Dueling Venezuela Protests Ask For – and Reject – International Help

The situation in Venezuela has deteriorated in recent days as President Maduro’s government blocked aid shipments and violence occurred at the borders with Colombia and Brazil. In Manhattan, two very different demonstrations took place on Saturday: One asking the international community to intervene to end the country’s humanitarian crisis, and another in support of Maduro and against a possible U.S. military intervention.

Below are excerpts from a story by Noticia Long Island’s Gonzalo Casas:

Venezuelans protesting in Central Park (Photo via Noticia)

A group of Venezuelan residents of New York City, Long Island and New Jersey gathered in Central Park last Saturday to protest against the government of Nicolás Maduro and to ask for the support of the international community in solving the country’s crisis. (…)

The protest was organized by the New York Centro Cívico Venezolano, in a call to raise awareness about their country’s situation.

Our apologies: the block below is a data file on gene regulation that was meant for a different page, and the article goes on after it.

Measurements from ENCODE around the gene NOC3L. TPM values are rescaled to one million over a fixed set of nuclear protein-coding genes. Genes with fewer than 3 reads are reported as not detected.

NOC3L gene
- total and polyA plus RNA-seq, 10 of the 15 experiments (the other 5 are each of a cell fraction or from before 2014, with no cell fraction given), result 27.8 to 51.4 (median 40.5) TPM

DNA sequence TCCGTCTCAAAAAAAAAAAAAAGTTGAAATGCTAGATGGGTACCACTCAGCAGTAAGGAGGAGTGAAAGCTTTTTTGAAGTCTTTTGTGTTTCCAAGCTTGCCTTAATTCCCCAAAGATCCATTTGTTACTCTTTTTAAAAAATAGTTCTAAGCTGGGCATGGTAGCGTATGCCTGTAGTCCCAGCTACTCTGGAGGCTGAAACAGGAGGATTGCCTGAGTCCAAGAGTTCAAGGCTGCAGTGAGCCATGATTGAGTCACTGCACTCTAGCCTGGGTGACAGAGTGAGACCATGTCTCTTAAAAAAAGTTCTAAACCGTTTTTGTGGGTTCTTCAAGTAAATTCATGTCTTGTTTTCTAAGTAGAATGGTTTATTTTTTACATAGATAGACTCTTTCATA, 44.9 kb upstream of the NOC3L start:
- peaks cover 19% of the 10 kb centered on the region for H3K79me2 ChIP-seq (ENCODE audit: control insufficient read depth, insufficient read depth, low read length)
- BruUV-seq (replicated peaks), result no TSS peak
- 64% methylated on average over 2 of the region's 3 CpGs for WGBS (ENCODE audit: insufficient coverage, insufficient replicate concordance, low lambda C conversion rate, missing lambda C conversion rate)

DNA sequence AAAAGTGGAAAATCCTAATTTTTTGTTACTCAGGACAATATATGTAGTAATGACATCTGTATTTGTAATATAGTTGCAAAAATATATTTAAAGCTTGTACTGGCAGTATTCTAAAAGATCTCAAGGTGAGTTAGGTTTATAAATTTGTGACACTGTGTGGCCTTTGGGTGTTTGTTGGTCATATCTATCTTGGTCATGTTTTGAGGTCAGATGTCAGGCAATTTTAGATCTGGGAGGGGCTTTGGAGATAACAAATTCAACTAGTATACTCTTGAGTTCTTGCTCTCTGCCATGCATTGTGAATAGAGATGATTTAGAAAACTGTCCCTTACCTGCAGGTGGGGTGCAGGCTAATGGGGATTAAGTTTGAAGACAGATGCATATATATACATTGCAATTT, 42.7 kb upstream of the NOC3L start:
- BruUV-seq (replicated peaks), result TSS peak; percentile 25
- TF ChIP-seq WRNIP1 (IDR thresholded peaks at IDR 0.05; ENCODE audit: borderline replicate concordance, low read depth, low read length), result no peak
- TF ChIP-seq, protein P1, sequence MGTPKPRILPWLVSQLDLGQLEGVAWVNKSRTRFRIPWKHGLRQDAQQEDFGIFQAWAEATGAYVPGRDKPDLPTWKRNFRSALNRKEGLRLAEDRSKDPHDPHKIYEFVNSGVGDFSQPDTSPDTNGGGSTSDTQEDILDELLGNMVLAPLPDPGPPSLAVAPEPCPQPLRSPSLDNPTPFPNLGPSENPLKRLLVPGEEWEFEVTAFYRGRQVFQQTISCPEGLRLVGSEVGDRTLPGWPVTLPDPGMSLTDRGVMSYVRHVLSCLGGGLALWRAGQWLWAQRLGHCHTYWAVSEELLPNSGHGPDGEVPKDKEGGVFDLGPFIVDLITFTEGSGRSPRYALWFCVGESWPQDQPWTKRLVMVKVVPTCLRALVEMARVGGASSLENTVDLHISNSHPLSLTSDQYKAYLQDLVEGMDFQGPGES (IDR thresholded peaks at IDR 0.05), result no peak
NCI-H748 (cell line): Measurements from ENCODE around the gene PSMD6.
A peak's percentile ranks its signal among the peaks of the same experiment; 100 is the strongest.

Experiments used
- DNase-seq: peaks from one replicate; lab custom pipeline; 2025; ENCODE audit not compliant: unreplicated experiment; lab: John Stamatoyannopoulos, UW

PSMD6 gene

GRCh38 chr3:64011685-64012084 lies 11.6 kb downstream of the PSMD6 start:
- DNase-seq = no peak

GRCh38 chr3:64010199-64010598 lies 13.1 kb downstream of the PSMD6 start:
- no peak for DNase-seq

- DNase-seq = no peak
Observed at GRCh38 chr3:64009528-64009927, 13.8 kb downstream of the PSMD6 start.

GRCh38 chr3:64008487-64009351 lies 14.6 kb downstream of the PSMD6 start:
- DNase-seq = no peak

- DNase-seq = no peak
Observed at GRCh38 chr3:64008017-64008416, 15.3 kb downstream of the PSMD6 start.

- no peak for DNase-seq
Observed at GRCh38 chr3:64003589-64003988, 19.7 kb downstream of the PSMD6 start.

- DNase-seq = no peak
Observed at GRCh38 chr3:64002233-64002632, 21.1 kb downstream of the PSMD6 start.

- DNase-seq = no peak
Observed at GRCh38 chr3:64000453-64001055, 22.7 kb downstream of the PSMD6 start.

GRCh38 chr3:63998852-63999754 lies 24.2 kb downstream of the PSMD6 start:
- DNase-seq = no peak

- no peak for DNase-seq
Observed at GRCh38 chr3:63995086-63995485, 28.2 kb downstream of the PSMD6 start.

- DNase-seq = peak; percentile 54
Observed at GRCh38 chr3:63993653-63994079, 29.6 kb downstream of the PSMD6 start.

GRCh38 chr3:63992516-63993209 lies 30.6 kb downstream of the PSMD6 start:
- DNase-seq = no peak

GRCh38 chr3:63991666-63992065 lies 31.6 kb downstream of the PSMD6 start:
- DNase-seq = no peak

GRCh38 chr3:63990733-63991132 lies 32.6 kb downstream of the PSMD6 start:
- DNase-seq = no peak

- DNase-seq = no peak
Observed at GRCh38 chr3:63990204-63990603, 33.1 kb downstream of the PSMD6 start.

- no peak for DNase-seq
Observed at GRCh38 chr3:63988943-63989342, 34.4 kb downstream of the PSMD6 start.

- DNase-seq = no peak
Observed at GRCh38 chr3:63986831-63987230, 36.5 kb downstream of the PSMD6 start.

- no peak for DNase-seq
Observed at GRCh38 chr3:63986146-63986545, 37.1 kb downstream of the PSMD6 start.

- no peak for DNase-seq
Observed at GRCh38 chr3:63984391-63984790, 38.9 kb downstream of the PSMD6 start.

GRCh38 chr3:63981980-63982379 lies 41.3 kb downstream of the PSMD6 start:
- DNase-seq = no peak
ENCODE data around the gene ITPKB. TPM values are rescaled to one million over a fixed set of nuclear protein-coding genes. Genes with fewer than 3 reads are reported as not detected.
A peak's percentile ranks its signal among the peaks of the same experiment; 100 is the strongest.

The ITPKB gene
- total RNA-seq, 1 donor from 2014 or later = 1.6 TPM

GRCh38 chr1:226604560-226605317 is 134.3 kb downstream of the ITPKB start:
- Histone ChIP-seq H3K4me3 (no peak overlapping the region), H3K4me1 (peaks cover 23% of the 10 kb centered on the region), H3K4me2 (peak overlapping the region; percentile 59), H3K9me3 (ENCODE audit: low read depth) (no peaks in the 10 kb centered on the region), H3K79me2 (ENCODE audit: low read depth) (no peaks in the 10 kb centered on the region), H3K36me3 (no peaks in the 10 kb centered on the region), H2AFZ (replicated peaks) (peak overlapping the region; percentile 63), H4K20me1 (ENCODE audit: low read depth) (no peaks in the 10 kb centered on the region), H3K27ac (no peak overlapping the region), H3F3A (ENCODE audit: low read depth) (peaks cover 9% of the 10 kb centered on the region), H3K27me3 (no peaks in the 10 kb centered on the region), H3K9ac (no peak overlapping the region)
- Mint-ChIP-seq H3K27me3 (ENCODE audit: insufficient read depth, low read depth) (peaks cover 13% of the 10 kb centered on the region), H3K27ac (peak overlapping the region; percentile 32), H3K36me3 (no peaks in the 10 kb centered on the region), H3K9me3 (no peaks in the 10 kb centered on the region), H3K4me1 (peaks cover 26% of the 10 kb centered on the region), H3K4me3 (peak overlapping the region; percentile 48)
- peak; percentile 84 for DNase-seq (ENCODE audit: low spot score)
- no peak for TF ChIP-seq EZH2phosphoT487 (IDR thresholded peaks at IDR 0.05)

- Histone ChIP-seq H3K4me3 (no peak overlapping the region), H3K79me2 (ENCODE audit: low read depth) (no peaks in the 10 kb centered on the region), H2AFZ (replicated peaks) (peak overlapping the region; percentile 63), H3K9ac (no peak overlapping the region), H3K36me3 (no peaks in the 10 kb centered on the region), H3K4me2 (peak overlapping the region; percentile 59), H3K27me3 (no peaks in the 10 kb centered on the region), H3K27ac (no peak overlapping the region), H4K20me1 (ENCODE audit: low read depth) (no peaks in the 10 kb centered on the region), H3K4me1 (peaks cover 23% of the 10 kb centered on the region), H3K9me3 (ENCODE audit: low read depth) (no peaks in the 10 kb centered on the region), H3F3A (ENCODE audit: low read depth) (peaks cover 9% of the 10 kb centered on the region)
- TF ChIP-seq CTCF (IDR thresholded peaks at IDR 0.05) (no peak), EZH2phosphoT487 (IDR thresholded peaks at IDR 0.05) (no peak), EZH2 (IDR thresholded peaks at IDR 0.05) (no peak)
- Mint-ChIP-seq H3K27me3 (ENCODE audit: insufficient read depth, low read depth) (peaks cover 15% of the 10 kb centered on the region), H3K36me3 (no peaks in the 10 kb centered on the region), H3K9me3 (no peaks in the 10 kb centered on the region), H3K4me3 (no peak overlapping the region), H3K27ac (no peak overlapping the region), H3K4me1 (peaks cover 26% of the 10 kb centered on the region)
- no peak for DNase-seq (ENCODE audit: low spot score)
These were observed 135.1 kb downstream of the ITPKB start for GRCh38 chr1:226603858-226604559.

“[Maduro] is suppressing the people of their freedom. He is not even allowing the entrance of medicines for those who are sick, or food for children and the elderly, so we need to ask the international community to keep supporting us,” said Andrés Prince, director of the Centro Cívico Venezolano.

Below are excerpts from a story by Queens Latino’s Danny Mendoza:

(Photo by Danny Mendoza via Queens Latino)

As part of a series of protests in 130 cities across the world, around 200 people gathered on Saturday outside the Trump Building on Wall Street to demand the U.S. not intervene in Venezuela. Protesters held signs in support of the Bolivarian revolution and President Nicolás Maduro, and chanted “Hands off Venezuela.”

Most protesters were white, there were very few Venezuelans, and not many young people.

“We are defending Venezuela against the U.S.’s imperialistic aggression and the attempts by both Republicans and Democrats to provoke and organize a coup d’état,” said activist Sandor John, of the International Socialist Review.

“The countries supporting [opposition leader Juan] Guaidó are wrong. If our Venezuelan brothers are undergoing hardship it’s because there is an economic blockage,” said Maritza Cordero, from Ecuador, and member of Acción Revolución EEUU/CANADA. “There is really not a scarcity that would justify an intervention in Venezuela.”

“I oppose a U.S. intervention; the only ones who can decide about Venezuela are the Venezuelan people,” said Seth Galinsky, candidate for New York public advocate with the Socialist Workers Party.

(…)

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